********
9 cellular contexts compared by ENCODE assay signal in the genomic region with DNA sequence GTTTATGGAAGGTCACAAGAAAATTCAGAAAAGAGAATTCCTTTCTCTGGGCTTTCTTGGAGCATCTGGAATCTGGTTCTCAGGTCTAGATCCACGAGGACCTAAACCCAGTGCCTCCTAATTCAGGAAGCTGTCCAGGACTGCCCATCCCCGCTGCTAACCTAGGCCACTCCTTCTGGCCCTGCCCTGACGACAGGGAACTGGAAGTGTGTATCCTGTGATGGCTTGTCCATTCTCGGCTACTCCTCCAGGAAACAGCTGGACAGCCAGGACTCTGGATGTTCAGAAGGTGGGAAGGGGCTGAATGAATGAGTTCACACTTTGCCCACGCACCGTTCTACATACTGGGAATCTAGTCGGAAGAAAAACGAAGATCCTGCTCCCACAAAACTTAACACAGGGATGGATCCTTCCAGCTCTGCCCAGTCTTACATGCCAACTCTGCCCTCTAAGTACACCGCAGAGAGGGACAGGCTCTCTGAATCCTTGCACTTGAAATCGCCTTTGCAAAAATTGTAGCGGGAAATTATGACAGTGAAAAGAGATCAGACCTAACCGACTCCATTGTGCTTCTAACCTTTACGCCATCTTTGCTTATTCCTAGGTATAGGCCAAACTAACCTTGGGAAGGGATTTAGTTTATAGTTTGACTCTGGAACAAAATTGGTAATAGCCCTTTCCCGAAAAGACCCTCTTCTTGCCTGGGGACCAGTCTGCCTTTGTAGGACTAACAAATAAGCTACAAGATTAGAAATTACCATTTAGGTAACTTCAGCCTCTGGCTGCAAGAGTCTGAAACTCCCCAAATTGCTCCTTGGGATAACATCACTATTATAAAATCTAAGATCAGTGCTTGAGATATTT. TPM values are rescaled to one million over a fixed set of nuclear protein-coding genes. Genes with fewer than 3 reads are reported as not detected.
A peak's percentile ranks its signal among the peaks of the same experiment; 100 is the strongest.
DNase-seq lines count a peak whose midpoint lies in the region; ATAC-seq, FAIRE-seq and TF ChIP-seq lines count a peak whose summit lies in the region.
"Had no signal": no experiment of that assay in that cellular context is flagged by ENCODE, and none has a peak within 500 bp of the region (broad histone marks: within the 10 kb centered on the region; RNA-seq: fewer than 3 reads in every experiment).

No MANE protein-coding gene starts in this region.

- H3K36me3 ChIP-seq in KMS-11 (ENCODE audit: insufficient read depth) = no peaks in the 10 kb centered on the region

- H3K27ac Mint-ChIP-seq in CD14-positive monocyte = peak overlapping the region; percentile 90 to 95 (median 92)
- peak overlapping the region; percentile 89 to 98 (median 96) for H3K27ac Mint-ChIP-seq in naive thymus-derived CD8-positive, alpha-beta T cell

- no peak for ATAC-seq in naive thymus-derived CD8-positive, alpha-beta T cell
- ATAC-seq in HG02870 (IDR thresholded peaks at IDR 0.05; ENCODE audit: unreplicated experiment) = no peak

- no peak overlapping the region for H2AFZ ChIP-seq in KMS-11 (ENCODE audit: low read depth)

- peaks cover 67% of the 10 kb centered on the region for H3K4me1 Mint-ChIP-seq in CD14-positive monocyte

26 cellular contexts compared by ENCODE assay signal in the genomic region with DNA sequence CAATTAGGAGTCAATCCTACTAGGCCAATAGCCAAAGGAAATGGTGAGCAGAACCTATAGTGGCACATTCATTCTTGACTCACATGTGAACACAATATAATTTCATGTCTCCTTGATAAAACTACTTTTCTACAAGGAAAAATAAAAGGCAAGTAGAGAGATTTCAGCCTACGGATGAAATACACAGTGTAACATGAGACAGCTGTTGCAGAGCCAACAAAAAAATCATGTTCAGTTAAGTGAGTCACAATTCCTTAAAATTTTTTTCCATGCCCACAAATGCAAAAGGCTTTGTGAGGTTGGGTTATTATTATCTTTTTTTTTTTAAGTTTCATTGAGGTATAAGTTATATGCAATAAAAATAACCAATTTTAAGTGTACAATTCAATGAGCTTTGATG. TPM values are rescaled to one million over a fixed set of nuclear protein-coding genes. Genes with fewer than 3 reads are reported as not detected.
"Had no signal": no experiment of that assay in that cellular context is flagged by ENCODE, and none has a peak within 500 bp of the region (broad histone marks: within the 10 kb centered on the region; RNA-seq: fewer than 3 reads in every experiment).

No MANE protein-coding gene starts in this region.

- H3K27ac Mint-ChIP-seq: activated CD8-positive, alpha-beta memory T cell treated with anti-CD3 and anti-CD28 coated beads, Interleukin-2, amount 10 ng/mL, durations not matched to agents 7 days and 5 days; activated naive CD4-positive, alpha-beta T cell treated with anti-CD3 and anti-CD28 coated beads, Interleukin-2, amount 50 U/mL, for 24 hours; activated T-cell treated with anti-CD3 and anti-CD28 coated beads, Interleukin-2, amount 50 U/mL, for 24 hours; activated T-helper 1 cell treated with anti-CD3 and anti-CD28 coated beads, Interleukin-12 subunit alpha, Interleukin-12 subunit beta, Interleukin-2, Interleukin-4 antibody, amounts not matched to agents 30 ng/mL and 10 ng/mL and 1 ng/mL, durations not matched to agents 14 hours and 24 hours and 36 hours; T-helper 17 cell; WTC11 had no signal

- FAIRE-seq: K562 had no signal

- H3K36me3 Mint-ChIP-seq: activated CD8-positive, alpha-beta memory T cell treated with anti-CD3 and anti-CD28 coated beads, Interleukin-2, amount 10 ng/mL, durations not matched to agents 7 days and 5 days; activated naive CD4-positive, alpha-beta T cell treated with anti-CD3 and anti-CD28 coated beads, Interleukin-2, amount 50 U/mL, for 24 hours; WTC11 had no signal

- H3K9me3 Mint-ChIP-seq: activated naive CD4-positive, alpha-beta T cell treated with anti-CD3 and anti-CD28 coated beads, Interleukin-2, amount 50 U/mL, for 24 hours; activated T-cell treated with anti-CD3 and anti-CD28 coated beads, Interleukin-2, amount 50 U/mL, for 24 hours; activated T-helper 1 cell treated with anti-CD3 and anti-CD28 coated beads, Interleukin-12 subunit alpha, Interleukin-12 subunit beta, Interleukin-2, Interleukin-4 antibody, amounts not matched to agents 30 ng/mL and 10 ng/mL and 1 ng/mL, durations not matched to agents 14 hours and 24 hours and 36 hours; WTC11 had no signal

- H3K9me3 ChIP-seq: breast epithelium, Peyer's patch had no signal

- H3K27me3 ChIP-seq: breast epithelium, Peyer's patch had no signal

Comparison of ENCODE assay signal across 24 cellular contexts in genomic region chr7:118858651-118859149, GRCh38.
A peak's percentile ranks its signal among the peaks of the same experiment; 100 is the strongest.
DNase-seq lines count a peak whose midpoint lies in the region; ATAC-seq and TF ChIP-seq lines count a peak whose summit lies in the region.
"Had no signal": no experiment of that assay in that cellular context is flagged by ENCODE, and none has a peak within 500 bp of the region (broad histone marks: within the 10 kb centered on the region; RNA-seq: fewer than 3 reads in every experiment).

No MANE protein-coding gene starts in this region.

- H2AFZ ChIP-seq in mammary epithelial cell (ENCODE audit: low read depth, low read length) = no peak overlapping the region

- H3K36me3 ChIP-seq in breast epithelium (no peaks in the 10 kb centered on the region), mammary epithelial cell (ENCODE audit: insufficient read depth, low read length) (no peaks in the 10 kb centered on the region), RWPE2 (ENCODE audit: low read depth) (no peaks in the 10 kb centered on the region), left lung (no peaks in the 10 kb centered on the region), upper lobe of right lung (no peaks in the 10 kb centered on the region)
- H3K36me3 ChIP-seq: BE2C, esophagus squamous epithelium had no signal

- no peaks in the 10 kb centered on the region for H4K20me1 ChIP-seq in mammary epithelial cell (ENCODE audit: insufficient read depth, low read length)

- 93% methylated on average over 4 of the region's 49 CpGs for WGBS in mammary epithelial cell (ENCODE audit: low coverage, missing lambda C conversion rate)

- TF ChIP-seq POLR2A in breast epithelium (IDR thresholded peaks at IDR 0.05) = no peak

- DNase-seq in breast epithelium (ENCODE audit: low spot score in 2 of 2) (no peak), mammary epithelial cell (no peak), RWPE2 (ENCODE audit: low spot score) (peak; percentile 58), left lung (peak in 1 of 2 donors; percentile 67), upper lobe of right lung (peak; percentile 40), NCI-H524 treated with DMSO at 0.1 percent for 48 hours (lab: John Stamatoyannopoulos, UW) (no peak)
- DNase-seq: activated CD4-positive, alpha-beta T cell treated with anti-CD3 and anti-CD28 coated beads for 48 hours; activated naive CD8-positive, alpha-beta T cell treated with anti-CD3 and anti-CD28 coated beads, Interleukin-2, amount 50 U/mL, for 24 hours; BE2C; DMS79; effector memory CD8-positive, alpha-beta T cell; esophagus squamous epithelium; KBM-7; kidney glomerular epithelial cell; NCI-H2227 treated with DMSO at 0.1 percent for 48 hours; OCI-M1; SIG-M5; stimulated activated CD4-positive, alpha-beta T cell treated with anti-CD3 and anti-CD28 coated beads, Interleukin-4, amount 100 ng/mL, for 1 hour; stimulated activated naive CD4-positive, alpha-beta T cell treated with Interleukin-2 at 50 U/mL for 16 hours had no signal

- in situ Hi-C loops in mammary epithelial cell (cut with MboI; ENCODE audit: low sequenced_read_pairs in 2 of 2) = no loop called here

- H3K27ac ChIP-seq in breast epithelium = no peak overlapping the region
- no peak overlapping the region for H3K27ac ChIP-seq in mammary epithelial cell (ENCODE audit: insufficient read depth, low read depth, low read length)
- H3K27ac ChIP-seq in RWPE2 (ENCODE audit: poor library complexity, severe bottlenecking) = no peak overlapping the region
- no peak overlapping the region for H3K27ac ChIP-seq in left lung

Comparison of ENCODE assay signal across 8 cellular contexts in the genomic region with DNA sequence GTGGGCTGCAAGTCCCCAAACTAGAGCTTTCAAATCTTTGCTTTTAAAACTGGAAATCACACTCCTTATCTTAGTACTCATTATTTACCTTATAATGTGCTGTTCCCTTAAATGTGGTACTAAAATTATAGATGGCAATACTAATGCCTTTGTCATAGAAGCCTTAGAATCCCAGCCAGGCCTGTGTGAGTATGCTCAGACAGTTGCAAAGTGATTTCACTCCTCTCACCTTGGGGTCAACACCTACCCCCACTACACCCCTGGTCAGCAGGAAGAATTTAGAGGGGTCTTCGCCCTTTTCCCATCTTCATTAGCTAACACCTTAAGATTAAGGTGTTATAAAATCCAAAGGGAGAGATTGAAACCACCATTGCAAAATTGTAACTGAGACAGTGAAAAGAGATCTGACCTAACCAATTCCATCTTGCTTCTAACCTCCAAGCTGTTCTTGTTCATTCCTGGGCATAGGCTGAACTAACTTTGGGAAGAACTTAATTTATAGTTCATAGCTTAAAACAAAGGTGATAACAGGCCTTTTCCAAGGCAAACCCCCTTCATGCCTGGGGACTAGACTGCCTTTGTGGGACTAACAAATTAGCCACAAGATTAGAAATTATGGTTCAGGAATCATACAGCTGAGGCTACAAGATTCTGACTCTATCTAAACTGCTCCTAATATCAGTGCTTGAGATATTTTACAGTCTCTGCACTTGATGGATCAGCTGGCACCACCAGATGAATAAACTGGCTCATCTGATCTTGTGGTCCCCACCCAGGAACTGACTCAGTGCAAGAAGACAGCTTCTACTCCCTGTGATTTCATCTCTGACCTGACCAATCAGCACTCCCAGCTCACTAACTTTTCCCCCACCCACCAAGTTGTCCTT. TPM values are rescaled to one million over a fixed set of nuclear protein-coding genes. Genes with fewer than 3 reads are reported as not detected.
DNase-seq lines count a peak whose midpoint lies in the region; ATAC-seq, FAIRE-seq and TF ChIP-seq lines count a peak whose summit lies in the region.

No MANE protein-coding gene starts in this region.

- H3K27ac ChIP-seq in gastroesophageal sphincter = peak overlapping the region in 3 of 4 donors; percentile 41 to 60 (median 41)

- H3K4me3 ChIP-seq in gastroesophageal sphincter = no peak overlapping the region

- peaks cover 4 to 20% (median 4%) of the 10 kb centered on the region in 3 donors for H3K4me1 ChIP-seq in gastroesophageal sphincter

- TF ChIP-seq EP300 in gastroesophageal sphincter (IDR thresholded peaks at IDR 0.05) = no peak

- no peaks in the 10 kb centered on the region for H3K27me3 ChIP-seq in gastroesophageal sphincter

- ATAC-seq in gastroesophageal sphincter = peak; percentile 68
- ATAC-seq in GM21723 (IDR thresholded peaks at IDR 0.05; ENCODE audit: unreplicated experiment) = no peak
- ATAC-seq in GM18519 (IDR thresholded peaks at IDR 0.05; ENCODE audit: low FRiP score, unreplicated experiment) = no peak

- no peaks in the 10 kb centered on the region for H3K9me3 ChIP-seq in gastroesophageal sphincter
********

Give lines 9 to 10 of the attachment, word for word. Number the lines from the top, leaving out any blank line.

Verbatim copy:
- no peak for ATAC-seq in naive thymus-derived CD8-positive, alpha-beta T cell
- ATAC-seq in HG02870 (IDR thresholded peaks at IDR 0.05; ENCODE audit: unreplicated experiment) = no peak